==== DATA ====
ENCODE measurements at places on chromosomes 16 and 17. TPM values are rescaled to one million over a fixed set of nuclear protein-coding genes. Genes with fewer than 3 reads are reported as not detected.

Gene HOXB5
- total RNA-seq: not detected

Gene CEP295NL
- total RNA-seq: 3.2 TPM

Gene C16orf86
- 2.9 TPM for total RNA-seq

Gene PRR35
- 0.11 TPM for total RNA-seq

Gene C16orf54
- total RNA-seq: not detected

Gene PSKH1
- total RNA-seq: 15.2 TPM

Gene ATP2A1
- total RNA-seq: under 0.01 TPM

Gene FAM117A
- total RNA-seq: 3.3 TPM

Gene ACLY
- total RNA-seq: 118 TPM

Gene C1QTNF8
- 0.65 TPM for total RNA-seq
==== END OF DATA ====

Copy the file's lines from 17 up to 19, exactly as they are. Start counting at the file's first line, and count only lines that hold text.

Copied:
- total RNA-seq: 3.3 TPM

Gene ACLY
- total RNA-seq: 118 TPM